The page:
How to & Resources
- Stay ahead of the curve by subscribing to Google’s webmaster emails.
- Learn about link-building based on offline opportunities with this actionable case study.
User Experience in 2018
To kickoff, before talking about things you can actively do to improve your Inbound Marketing, it’s worth taking note of the current state of affairs:
In Matthew Barby’s recent post ‘the Future of Marketing’ he talked about the trade off between instant access and unrivalled convenience, and giving up your personal data. The following is a screenshot from his post highlighting the quality of the data that the most popular services have on us:
The big companies already know what you want, where you’ll want it, and exactly when you’ll want it, even before you will.
Different content types for every occasion
The internet is hectic, stuffy, and full of randomness where we all vye for the attention of our users.
Ubiquitous access trends continue- we have access to all of the data on the web at any time, anywhere we wish to and on a range of devices. What’s more, it’s more and more common to have almost unlimited data plans meaning that the media that we consume can now branch out into different, richer formats.
People want data consumption types for every occasion and for different lengths of time too. Take the example of the Headspace app now offering meditation sessions for 3,5 or 10 minute lengths according to your availability (source: download their app!)
If you’re a regular follower of Hubspot’s blog, you’ll have noticed a number of recent changes, but notably they’ve branched out into regular podcast and online video media forms, which is expected to be followed into 2018.
Although this hasn’t quite happened, there is an increasing tendency for video and as websites are getting faster and users have more mobile bandwidth, there’s more freedom for alternative content types.
Users don’t want to read text, they want to be wooed by appropriate, moving, user-targeted content. So, if your home page is a static stock image, it’s high time you addressed this.
You can get an idea for website design and the impact of videos watching one of my favourite resources, the Impact Website Throwdown where they regularly address website design and use of videos for impact.
How to & Resources
- Shutterstock article on how to make a professional corporate video
- Hubspot Article on producing a podcast
Google is going nuts for user experience, as shown by some of the aforementioned changes going into 2018. Another of the ways to dramatically improve user experience is by focusing on site speed.
Before going any further, if you’re still thinking about your bottom line instead of your users (naughty…), then take a look at the following table showing the effect of site speed on the revenue of some of the top brands.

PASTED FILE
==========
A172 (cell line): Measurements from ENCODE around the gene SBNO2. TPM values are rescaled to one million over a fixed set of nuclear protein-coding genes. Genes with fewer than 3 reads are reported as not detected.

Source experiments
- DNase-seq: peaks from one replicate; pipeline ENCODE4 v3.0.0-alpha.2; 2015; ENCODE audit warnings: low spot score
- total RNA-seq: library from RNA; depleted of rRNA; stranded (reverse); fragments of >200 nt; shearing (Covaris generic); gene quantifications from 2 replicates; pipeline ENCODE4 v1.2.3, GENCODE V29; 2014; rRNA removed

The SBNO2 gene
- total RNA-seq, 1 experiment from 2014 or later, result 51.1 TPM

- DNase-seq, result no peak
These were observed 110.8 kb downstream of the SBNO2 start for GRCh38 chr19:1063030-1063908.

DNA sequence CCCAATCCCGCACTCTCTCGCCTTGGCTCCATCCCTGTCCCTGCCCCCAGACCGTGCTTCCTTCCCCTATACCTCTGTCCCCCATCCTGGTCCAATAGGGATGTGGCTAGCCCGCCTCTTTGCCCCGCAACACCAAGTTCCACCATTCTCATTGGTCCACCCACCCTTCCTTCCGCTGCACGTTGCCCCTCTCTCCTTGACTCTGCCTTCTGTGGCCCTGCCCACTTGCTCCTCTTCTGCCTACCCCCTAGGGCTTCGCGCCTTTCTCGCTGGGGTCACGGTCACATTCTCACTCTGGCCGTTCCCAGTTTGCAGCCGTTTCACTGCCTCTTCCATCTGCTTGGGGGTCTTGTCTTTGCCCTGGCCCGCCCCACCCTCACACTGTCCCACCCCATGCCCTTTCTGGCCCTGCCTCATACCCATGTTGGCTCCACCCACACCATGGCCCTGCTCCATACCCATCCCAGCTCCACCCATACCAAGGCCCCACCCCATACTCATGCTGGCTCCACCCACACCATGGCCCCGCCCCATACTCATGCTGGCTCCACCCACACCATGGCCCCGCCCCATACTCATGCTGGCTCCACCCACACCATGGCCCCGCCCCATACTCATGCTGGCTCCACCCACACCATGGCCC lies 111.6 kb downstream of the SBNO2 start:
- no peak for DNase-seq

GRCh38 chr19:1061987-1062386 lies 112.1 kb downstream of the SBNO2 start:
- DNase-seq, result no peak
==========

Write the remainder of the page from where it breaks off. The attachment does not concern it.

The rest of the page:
Clearly it makes a big difference to your business. In fact, it also makes a big difference to Google too, as they don’t want to show users websites in the search results that take ages to load- you’d end up losing confidence in Google!
For this reason Google has made available a page speed test which analyses your website and tells you all of the necessary changes your developer should make in order to make your page zip.
How to & Resources
- Google Page Speed Insights Test
- An alternative page speed test which I like mainly for its pretty colours
- An excellent guide to stripping away the code in your website that you never actually use.
Back towards the end of 2016, around the time that mobile browsing had just usurped desktop browsing as the principal way to get your fill, Google talked about a ‘mobile-first indexing’ system which would essentially look at the mobile version of a site before the desktop version in order to rank it in the search engines.
Although they still haven’t officially put this into practice, it’s seemingly a question of time, and therefore your mobile experience should be top of your agenda.
EDIT: Since I originally put together this post in late November/early December, Google threw out another blog, with some excellent tips on preparation for mobile-first indexing.
Search in 2018
Adaptation for Voice Search
Digital Assistants and voice search is becoming commonplace, where long-tailed search queries and natural language patterns gain importance.
Structured Data Markup
As we’ll discuss further on in the article, those companies closest to the changing search landscape are making radical changes to their website structures to adapt to a growing number of voice searches.